By Bryan K. Wheelock, Principal
In Xitronix Corp. v. Kla-Tencor Corp., [2016-2746] (February 9, 2018), the Federal Circuit transferred an appeal of a Walker Process claim to the United States Court of Appeals for the Fifth Circuit, which has appellate jurisdiction over cases from the District Court for the Western District of Texas.
Xitronix raised a Walker Process monopolization claim under § 2 of the Sherman Act and §§ 4 and 6 of the Clayton Act based on the alleged fraudulent prosecution of a patent.
Xitronix asserted that the Federal Circuit had jurisdiction over the appeal pursuant to 28 U.S.C. § 1295(a)(1), and KLA-Tencor did not dispute this assertion, although the Federal Circuit did. The Federal Circuit said the question is whether the monopolization allegation necessarily depends on resolution of a substantial question of federal patent law, in that patent law is a necessary element of one of the well-pleaded claims.
Applying the well-pleaded complaint rule, in light of the Supreme Court’s guidance and rationale in Gunn, the Federal Circuit held that monopolization does not depend upon resolution of a substantial question of federal patent law.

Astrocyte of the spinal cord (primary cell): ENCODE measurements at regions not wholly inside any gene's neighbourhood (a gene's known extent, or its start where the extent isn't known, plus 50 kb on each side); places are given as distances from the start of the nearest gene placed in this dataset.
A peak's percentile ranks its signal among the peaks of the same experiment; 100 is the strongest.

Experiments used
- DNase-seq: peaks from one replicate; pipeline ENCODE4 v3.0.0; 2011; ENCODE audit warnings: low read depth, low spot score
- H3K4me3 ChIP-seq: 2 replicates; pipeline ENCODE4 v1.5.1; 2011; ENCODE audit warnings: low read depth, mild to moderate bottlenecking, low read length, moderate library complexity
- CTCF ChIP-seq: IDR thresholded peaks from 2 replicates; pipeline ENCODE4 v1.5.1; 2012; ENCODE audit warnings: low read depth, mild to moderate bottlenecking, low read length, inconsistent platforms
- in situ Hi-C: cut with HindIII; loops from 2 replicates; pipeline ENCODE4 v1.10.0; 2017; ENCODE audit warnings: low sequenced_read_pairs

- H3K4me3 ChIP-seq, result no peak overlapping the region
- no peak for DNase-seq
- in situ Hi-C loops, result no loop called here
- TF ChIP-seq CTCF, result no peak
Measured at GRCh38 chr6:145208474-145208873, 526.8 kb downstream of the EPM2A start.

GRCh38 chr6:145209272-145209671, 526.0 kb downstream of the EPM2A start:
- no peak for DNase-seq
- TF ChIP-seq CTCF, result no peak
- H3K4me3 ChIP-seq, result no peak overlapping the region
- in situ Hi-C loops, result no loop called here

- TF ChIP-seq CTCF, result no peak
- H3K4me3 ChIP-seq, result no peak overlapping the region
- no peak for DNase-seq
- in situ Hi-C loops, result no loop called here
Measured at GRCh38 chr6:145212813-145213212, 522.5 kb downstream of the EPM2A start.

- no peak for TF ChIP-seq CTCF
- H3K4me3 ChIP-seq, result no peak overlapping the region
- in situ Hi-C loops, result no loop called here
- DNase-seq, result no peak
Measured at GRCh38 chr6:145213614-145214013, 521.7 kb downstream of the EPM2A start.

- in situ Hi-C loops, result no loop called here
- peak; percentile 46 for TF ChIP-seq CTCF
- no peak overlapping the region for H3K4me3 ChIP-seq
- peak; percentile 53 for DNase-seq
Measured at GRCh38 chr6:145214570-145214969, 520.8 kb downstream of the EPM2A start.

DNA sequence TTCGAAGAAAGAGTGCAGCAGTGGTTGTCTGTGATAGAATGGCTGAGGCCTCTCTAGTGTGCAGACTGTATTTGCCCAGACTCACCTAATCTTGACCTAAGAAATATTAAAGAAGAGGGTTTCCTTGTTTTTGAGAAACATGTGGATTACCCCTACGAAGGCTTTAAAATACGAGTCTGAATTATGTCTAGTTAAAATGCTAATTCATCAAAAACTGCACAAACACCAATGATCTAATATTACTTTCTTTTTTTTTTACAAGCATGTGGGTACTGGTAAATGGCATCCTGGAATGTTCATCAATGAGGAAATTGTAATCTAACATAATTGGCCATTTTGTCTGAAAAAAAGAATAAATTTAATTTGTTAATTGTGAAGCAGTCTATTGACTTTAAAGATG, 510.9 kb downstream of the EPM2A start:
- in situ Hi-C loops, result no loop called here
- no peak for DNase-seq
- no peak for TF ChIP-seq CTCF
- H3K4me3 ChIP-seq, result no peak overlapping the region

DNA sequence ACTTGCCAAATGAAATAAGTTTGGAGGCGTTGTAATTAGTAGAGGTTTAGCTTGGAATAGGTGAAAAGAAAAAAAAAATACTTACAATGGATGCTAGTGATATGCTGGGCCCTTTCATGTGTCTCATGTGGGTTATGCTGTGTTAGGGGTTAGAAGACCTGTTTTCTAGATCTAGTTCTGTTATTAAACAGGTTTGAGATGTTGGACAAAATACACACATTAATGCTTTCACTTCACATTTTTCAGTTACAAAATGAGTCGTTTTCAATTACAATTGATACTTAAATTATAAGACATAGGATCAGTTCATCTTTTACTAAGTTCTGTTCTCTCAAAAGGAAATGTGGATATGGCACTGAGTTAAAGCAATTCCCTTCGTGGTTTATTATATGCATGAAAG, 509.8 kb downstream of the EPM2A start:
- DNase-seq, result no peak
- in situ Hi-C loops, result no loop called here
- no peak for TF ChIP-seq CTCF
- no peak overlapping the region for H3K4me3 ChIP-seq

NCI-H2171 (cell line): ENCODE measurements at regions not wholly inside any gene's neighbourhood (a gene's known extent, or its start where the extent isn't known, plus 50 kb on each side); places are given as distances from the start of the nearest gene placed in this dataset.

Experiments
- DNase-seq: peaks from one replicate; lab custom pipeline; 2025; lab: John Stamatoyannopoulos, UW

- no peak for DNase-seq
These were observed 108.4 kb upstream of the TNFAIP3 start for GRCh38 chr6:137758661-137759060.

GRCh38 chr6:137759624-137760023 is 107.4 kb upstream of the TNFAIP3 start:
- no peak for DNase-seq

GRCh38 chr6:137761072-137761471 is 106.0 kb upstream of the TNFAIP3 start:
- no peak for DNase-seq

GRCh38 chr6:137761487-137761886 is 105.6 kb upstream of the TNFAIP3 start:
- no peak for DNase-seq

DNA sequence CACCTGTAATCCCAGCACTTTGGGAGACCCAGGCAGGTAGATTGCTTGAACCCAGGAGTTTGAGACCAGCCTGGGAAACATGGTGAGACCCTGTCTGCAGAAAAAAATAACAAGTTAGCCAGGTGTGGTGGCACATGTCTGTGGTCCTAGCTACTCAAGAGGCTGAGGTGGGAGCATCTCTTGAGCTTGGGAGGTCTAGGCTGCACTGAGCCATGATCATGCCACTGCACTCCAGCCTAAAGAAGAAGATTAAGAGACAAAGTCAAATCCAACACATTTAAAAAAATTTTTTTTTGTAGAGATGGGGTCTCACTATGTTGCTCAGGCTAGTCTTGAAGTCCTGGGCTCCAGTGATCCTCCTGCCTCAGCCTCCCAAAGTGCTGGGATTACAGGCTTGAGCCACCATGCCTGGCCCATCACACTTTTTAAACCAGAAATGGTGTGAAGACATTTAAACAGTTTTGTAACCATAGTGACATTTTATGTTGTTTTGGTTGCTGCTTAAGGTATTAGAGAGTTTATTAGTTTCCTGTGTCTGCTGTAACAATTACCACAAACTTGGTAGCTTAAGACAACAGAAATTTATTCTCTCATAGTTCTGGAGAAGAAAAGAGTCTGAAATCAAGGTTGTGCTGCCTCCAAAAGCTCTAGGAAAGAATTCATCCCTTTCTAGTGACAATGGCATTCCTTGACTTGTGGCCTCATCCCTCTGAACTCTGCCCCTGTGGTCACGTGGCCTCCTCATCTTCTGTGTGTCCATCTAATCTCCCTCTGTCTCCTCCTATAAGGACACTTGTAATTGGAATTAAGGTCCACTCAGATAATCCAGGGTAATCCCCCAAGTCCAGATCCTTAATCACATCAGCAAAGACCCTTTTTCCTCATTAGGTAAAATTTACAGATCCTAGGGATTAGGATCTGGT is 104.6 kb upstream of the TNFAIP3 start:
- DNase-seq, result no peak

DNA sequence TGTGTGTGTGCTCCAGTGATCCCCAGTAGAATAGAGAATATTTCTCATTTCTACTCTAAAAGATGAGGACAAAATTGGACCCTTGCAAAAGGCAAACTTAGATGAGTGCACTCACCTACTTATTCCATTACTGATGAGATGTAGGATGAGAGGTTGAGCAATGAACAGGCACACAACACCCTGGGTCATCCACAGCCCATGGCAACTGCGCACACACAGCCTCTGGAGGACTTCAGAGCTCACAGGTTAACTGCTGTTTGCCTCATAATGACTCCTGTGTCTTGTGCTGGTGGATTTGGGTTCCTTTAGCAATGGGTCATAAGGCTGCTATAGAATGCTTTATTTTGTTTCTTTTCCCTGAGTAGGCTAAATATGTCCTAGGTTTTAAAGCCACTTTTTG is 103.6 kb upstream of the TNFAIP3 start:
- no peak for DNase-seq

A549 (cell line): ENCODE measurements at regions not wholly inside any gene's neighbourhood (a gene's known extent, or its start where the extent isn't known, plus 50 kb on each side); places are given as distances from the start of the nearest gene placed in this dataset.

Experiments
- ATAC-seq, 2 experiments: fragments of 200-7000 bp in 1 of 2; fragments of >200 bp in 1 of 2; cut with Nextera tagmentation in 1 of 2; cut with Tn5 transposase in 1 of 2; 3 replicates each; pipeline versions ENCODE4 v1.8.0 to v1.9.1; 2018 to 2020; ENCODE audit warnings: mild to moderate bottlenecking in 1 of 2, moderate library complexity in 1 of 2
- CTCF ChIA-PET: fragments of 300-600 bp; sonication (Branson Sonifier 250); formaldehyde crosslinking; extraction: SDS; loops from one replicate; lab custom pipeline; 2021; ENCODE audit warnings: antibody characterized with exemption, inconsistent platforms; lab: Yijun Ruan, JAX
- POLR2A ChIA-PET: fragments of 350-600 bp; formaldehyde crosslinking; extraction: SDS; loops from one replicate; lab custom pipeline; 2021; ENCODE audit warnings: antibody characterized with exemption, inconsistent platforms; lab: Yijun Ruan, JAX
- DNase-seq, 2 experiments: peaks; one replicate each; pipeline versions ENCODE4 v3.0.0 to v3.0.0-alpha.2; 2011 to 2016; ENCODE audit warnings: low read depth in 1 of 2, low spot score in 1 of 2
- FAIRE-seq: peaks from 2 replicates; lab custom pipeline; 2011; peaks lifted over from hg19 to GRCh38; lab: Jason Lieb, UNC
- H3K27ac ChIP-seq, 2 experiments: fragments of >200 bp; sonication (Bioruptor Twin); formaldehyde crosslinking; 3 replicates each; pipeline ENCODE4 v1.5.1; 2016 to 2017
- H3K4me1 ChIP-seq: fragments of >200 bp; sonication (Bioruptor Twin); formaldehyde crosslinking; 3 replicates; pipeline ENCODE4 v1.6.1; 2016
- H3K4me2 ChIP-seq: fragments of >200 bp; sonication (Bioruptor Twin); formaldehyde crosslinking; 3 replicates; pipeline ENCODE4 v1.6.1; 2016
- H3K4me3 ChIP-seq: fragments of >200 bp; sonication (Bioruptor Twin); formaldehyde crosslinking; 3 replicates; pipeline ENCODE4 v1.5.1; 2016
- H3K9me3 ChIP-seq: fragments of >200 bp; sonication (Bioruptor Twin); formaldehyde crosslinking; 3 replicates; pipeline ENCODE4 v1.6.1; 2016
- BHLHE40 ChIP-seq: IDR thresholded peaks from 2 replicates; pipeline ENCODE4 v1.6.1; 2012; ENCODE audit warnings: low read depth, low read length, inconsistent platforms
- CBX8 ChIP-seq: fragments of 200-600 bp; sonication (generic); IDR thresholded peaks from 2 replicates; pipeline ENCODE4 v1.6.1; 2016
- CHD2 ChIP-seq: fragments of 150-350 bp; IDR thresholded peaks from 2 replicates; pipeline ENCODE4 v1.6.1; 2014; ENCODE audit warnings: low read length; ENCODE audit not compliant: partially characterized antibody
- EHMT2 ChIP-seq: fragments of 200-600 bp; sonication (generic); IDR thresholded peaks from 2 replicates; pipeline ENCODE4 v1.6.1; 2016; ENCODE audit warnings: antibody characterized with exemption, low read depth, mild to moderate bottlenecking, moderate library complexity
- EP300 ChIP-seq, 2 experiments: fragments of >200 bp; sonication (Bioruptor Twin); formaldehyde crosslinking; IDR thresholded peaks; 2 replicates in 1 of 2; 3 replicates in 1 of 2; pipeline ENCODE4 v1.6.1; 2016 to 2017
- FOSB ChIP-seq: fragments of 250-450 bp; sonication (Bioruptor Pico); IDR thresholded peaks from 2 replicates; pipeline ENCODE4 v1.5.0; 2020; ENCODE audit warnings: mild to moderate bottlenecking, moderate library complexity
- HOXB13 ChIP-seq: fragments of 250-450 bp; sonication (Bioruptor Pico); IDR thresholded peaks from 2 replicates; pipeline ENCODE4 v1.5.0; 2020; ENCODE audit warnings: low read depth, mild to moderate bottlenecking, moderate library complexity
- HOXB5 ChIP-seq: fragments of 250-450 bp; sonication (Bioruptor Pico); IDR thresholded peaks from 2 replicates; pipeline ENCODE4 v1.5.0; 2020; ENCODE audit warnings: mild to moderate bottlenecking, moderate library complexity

The Federal Circuit said that there is nothing unique to patent law about allegations of false statements. While a determination of the alleged misrepresentations to the PTO will almost certainly require some application of patent law, consistency with the federal question jurisdiction statute requires more than mere resolution of a patent issue in a “case within a case.” They went on to say, “Something more is required to raise a substantial issue of patent law sufficient to invoke our jurisdiction under 28 U.S.C. § 1295(a)(1).”
The underlying patent issue in this case, while important to the parties and necessary for resolution of the claims, does not present a substantial issue of patent law. The Federal Circuit noted that patent claims will not be invalidated or revived based on the result of this case.
Because Federal Circuit law applies to substantive questions involving its exclusive jurisdiction, the fact that at least some Walker Process claims may be appealed to the regional circuits will not undermine its uniform body of patent law.
The Federal Circuit noted that the fact that its law applies to Walker Process claims does not mean that it has exclusive jurisdiction over appeals of such claims.